PA judge partially blocks voter ID law
October 2, 2012 —
HARRISBURG, PA — A Pennsylvania judge has blocked part of the controversial new Voter ID Law, which would require all voters to produce a state-approved voter photo ID in order to vote.
Judge Robert Simpson had been ordered to revisit the case by the Pennsylvania Supreme Court. Before he issued his ruling, state officials made changes to the process of obtaining a photo ID through the Department of State (DOS) to address the Supreme Court's reservations about the process, and they sought to assure Judge Robert Simpson that the process would work.
Simpson however, said, as the Supreme Court had instructed, he could not rely only on the word of officials in making his determination. He also had other concerns.
He wrote, "The proposed changes are to occur about five weeks before the general election, and I question whether sufficient time now remains to attain the goal of liberal access."
And, "The proposed changes are accompanied by candid admissions by government officials that any new deployment will reveal unforeseen problems which impede implementation. These admissions were corroborated by anecdotal evidence offered by Petitioners regarding the initial roll out of the DOS IDs in August."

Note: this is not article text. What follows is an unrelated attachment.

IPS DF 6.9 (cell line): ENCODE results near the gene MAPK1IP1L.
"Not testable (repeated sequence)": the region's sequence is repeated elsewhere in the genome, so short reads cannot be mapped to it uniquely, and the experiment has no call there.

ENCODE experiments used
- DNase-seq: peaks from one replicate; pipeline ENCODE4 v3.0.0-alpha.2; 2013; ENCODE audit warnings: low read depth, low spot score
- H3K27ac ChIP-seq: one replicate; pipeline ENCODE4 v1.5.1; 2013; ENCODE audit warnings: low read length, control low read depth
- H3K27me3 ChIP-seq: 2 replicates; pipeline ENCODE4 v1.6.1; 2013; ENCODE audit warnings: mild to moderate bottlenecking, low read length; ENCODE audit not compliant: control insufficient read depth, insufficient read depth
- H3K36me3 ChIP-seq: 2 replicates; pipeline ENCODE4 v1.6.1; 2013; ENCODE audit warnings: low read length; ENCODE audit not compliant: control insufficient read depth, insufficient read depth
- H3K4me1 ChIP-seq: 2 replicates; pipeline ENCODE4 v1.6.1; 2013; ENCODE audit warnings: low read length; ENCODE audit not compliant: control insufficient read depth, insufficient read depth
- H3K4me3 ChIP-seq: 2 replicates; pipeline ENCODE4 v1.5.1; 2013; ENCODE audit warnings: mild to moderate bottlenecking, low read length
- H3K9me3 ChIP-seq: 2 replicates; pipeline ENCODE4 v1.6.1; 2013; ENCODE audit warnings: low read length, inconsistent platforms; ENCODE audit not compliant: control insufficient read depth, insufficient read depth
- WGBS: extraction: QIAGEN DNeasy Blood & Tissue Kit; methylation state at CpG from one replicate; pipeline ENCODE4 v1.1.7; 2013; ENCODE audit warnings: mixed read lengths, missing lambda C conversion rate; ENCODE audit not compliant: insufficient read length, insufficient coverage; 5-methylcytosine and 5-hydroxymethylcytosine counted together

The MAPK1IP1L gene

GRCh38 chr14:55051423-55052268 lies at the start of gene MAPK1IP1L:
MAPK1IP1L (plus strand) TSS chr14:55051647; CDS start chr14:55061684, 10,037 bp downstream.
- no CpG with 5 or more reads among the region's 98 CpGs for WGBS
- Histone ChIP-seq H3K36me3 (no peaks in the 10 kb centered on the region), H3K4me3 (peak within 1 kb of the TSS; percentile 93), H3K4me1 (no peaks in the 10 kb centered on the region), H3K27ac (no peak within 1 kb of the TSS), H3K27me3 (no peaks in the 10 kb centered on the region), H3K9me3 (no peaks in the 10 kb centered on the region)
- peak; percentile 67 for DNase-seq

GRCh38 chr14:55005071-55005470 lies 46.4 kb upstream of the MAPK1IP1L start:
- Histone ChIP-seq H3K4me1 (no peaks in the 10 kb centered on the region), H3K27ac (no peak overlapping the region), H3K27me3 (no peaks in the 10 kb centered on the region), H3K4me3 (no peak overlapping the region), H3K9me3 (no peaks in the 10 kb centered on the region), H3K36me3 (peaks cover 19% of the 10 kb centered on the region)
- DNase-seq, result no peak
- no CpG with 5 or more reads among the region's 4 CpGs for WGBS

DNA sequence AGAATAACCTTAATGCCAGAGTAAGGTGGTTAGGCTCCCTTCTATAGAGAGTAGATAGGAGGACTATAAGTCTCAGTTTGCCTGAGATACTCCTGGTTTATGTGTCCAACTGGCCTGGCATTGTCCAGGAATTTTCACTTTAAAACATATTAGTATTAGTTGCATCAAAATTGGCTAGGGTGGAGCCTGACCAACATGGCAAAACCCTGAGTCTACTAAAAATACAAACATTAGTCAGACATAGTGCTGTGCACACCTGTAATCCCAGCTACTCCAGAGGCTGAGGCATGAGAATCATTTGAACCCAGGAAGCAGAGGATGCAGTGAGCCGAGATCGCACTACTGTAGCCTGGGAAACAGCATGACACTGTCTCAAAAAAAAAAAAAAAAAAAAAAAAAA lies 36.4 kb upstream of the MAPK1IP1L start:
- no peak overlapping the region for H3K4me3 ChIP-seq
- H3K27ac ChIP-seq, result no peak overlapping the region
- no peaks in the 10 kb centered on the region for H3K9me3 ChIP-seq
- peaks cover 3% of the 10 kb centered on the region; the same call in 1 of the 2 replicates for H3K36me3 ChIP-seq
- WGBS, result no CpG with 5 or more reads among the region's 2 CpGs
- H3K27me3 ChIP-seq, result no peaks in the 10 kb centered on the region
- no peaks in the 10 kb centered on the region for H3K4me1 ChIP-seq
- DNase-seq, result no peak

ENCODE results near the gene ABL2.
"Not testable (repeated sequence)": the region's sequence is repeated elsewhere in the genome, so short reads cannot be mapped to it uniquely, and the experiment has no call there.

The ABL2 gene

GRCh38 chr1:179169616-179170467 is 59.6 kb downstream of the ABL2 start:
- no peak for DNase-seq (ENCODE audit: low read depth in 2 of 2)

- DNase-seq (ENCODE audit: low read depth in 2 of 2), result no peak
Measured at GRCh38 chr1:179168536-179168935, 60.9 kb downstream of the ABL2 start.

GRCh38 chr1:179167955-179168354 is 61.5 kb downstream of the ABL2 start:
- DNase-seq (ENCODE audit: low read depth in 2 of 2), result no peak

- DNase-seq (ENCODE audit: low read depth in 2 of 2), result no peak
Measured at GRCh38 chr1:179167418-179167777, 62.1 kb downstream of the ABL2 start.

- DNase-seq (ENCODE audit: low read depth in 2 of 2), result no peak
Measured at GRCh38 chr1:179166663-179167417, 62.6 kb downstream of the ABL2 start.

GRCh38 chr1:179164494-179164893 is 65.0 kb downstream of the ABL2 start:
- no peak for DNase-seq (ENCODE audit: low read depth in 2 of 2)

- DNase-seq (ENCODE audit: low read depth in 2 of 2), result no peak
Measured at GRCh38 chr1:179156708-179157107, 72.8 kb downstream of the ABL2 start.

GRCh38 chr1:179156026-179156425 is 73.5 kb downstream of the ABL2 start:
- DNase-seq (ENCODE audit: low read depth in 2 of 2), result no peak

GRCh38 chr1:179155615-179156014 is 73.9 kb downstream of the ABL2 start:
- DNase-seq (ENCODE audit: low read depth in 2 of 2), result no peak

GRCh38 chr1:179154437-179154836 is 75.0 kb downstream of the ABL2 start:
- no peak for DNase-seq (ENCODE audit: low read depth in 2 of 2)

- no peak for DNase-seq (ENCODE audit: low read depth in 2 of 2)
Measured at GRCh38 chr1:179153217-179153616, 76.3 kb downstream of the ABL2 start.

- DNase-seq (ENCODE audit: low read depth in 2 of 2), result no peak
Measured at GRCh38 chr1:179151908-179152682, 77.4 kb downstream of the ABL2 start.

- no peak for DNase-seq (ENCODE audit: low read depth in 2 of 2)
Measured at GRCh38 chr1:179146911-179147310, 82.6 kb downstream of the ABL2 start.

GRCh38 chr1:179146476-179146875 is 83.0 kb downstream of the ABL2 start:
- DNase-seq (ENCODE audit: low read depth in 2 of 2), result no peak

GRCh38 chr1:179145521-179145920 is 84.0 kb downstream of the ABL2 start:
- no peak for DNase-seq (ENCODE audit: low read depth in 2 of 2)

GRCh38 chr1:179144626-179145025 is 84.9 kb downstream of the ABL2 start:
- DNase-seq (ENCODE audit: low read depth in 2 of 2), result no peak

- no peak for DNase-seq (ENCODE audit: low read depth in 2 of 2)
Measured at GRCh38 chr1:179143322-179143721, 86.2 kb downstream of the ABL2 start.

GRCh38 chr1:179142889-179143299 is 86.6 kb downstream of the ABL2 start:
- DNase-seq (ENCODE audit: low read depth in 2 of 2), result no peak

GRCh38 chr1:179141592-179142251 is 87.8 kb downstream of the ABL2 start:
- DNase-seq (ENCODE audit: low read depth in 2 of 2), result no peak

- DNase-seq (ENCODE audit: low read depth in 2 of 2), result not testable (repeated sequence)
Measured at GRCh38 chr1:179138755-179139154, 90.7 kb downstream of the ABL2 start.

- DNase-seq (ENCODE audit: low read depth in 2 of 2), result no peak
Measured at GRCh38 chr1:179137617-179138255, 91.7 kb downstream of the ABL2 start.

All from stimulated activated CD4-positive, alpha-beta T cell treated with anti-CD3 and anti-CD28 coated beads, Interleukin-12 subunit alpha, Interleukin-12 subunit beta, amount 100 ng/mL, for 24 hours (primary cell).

Therefore, the judge blocked portions of the law, specifically the part that requires all voters to produce approved photo IDs in the general election on November 6.
Polling workers will still be able to ask voters to see a photo ID, but if the voter does not have one he or she won't be prevented from voting.
However, the 17-page ruling makes clear that the law may be allowed to go ahead later if the other reservations about the law can be successfully addressed by state officials.
Additionally, the judge ruled that the state could continue with its voting education campaign which as of now still contains the message that voters need a photo ID.